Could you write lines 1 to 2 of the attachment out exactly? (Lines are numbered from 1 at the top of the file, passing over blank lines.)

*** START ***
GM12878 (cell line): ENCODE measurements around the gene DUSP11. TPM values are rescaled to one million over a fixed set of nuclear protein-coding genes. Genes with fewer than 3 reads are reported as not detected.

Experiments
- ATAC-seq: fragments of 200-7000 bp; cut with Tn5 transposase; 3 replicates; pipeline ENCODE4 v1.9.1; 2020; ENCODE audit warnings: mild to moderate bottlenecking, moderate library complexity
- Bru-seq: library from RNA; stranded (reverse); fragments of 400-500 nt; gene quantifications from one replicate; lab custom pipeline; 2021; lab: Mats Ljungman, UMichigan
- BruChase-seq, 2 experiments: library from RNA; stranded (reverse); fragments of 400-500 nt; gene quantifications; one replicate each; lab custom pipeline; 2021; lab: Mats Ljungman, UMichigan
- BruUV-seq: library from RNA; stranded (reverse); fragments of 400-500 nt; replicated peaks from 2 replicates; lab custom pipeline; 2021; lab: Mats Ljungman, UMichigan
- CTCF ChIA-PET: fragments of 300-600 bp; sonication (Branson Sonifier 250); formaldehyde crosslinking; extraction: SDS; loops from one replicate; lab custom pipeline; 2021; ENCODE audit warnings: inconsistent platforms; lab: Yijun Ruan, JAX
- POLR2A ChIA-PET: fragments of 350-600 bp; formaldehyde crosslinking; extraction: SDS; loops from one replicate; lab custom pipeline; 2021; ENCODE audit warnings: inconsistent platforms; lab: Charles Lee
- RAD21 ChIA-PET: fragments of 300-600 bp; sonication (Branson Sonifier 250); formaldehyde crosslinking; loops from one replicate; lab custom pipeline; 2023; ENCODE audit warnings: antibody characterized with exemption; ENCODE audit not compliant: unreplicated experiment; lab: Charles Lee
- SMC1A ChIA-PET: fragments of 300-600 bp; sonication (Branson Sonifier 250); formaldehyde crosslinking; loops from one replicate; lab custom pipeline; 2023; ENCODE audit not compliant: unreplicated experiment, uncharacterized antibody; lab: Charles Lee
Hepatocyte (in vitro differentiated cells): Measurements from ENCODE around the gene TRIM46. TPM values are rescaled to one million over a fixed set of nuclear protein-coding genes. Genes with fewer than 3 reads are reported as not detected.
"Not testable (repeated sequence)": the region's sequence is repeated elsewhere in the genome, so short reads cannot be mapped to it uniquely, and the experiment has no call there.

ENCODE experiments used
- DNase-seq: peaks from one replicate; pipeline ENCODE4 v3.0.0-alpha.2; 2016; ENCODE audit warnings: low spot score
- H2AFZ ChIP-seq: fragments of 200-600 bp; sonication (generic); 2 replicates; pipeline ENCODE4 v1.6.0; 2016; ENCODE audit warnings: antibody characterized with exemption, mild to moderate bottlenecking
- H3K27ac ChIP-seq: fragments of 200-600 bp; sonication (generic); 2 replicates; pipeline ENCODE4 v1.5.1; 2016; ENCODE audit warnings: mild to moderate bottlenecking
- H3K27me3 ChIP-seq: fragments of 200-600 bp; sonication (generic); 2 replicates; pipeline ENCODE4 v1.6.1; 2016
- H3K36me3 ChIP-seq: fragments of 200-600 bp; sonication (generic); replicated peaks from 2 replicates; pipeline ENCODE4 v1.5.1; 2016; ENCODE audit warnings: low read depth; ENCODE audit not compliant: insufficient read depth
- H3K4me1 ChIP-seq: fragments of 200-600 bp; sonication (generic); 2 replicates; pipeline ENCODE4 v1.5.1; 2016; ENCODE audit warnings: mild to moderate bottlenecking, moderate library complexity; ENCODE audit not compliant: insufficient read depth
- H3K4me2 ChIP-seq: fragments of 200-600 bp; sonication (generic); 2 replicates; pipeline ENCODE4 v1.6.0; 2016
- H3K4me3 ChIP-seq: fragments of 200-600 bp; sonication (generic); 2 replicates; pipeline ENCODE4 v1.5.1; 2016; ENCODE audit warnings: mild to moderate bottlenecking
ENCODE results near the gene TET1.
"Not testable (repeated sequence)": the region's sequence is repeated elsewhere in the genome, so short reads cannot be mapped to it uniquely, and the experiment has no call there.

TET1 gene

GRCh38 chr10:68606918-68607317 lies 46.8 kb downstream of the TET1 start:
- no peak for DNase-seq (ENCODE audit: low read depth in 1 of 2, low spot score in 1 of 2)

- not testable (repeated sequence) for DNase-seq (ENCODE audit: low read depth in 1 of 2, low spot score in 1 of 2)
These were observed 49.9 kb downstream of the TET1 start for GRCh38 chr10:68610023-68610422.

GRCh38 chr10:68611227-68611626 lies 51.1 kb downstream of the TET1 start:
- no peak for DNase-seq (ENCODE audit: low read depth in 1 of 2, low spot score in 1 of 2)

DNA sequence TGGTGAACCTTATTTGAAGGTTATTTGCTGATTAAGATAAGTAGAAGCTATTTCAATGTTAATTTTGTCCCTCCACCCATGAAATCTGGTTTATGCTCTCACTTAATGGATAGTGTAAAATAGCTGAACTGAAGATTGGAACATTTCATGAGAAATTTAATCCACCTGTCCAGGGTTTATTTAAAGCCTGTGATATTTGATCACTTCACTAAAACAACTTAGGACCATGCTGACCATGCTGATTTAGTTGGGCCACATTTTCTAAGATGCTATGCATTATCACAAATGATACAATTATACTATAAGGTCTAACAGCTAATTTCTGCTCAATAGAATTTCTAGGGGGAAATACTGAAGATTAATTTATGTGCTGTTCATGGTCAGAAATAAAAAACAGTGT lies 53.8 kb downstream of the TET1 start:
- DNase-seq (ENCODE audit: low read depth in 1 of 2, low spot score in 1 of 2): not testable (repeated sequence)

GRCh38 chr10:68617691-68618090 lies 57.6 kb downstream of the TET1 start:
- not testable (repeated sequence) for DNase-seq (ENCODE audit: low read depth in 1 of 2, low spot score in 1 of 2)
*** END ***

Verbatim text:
GM12878 (cell line): ENCODE measurements around the gene DUSP11. TPM values are rescaled to one million over a fixed set of nuclear protein-coding genes. Genes with fewer than 3 reads are reported as not detected.

Experiments